8. Intra-Europe flights can be astonishingly cheap (like, Southwest cheap or better). If you have to travel a long distance between two major European cities, consider flying.

    9. If you don't fly the long distance, try taking an overnight train and getting a couchette (a bunk)...saves hotel expense and you wake up where you're going.

    10. If you want to go on the cheap and stay in safe, clean places with a good local feel, get a Rick Steves guidebook and follow his advise.

    11. How much money? With a railpass and car reservations taken care of (and you can get package deals from Eurrail for this), I'd figure about $100/day. Maybe $50/day more when in London or Paris.

    12. It's hard to get Prague, Rome, and Barcelona all on the same trip unless you either (1) hurry or (2) have plenty of time.

    13. REALLY GOOD ADVICE: don't re-trace your path. Just because you may (for example) fly into Frankfurt, you don't have to fly out of Frankfurt when you return to the U.S. If you want to visit other European capitols, arrange to fly out from the last one you visit (Paris or London are good bets; Rome is a headache).

    14. Germany, Switzerland, and the Czech Republic are easy in one trip (I've done it, and Austria to boot). Germany's a big country, but most of what tourists like is in the south; I'd stick to that unless you've got a big Jonesin' to see Berlin. My nephew and I did this itinerary in 2000:

    (1) Fly into Frankfurt
    (2) Drive to Prague (parked in long-term parking at airport, taxied into town), stayed 3 days
    (3) Drove to Vienna (stayed at Marriott with parking garage), stayed 2 days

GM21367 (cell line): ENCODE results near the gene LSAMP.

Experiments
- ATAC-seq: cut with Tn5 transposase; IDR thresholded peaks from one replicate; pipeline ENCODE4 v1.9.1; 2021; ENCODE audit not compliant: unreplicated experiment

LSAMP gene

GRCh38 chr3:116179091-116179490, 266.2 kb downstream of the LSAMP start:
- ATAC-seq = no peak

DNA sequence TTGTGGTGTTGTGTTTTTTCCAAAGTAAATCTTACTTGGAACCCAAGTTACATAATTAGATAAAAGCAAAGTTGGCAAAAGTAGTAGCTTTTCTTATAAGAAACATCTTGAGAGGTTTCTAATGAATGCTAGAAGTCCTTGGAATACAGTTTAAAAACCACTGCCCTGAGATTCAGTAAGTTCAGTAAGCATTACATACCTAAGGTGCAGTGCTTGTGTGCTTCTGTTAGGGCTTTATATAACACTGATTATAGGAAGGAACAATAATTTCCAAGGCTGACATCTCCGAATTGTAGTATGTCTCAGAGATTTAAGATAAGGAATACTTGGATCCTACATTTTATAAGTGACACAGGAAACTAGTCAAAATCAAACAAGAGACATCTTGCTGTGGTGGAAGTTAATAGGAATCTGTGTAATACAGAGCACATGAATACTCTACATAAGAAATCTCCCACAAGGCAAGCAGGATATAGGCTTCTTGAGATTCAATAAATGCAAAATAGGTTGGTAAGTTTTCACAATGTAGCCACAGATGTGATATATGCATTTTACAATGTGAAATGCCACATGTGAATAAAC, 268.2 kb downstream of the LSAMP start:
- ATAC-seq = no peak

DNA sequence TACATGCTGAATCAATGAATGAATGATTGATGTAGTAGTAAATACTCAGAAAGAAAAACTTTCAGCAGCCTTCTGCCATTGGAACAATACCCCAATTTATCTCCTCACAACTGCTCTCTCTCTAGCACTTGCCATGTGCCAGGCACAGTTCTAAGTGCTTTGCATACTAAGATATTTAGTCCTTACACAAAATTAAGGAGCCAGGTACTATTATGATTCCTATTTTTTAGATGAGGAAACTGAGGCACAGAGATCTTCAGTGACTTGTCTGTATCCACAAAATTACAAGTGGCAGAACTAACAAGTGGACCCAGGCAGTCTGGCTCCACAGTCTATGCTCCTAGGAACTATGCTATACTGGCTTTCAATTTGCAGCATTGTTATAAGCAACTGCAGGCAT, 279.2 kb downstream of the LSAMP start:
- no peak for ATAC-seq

(4) Drove to Salzburg (stayed in castle :diacanu:), stayed 1 night
    (5) Spent one looooong day driving from Salzburg to Interlaken, Switzerland (beautiful alpine scenary the whole way, make sure you're gassed up before darkness falls)
    (6) Stayed 3 days in Interlaken
    (7) Drove to Meersburg, Germany (on Lake Constance), stayed 1 day
    (8) Drove to Munich, turned in rental car, Oktoberfest!!!! stayed 3 days
    (9) Drove to Heidelberg, stayed 1 night, back to Frankfurt for out-going flight the following morning.

    15. Make copies of your passport, carry an extra passport photo, and make sure you have $40 American cash on you. If you lose (or someone steals) your passport, you'll need these things to expedite getting a replacement. This is the voice of experience speaking.

    16. Don't know what your interests are, but, for my money, London and Paris are the best tourist destinations. They each have more interesting and important sites than you could see in a dozen visits. Prague is beautiful, the women are pretty, and the beer is cheap (and good!). Vienna is remote, but you feel more cultured just having visited. Rome's almost as good as London and Paris for siteseeing (and if you like Roman history, it is, naturally, the best), but it's quite a bit further away and any diversion there is going to require considerable travel time unless you fly.

    I would advise any American going to Europe for the first time (especially if they're not sure they'll be back) to not miss London and Paris, and that each is worth at least 3 days to get the full experience.

    17. One way to plan the trip is to draw a calendar of the days you have available, look at a map of Europe, pick start and end points, and see how many destinations you can work in between them. There's a lot of overhead associated with checking in/out of hotels and getting in/out of town, so I suggest minimum stays of 2 nights at every stop.

    When you decide what cities you want to visit, let me know. I can probably suggest some very worthwhile sites to see!
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  5. K.

    K. Sober

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    If you don't mind travelling by train and getting a flight or two, that's certainly preferrable to dragging a car along through various driving styles and through the big cities, as henry said.

    About realistic or doable: You can move through Europe in ten days. That will allow you to see two major landmarks every day, and a good mix of different landmarks throughout Europe. If you want to do that, you'll need good organisation up front, and you might want to seriously consider going through a travel agent after all, or sticking with a piblished itinerary.